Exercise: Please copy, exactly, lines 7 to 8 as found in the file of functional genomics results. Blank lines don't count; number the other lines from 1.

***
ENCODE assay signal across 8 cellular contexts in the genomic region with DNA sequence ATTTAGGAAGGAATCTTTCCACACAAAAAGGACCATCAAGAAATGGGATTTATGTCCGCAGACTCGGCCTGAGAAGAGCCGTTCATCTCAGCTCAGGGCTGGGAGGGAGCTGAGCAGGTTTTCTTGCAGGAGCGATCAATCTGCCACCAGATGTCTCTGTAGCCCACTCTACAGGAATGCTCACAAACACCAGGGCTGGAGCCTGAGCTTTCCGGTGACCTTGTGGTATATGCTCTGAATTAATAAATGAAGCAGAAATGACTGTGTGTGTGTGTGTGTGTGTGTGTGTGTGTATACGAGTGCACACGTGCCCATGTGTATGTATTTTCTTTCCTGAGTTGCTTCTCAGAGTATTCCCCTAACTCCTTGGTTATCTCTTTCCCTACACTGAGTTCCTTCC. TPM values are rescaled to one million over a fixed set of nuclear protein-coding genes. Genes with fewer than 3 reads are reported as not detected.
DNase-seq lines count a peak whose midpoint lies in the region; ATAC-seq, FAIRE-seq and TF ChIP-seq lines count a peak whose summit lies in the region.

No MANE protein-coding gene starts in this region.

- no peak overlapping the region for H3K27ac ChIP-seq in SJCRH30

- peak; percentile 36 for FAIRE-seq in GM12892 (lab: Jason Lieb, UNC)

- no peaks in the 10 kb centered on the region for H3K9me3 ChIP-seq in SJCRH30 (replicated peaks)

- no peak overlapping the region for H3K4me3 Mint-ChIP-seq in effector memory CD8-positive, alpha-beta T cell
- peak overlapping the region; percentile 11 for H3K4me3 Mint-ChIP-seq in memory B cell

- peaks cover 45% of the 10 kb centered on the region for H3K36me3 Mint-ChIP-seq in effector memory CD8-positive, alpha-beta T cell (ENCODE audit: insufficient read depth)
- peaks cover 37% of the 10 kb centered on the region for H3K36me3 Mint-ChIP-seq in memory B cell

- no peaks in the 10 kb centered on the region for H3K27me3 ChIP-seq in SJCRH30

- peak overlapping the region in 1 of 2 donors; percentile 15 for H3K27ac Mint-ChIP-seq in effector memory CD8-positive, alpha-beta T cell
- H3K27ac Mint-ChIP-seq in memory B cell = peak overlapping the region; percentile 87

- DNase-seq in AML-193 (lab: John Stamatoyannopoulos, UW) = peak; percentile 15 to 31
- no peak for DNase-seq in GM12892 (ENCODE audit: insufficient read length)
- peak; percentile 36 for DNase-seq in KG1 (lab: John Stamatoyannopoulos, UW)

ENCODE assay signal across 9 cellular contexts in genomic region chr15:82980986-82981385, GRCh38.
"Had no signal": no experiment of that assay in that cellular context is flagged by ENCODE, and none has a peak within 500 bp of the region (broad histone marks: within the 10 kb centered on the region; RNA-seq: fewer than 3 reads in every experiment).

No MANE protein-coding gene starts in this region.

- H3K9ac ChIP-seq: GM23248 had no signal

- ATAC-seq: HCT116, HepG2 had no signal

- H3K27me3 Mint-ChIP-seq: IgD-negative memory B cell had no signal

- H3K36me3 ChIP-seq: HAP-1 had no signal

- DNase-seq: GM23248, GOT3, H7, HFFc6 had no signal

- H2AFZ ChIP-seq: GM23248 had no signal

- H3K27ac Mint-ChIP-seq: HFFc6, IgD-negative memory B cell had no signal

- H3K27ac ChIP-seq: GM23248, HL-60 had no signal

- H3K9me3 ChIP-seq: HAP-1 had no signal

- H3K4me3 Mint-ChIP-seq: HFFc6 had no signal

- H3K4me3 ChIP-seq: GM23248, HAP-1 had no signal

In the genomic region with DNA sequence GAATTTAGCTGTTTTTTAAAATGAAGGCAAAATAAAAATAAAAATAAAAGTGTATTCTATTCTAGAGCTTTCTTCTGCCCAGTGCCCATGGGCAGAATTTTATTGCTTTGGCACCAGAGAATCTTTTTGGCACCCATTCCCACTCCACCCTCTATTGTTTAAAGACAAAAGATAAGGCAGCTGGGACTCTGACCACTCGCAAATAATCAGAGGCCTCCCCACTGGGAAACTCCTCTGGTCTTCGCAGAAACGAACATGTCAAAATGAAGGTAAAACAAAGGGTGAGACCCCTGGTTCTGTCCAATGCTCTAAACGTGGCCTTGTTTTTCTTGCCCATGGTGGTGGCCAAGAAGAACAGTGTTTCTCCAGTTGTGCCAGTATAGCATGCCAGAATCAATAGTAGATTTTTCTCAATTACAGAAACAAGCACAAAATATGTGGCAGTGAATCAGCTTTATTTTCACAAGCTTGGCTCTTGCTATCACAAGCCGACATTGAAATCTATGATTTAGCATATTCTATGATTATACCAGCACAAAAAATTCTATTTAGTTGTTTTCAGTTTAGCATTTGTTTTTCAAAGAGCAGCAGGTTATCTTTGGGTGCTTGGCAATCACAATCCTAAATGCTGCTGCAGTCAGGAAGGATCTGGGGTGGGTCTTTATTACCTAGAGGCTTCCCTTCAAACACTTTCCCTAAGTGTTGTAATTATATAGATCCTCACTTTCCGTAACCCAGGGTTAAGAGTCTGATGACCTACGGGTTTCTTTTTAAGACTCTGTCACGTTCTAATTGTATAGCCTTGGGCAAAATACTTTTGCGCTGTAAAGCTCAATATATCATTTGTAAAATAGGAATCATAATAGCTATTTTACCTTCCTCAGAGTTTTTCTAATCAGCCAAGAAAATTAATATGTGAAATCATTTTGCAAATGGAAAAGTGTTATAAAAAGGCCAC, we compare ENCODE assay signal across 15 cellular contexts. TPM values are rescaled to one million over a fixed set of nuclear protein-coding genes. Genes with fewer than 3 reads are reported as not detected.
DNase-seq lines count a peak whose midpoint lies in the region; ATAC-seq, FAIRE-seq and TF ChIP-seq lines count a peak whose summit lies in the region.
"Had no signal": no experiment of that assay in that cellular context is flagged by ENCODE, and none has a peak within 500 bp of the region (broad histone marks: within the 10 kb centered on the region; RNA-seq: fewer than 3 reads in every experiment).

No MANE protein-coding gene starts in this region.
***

- no peak overlapping the region for H3K4me3 Mint-ChIP-seq in effector memory CD8-positive, alpha-beta T cell
- peak overlapping the region; percentile 11 for H3K4me3 Mint-ChIP-seq in memory B cell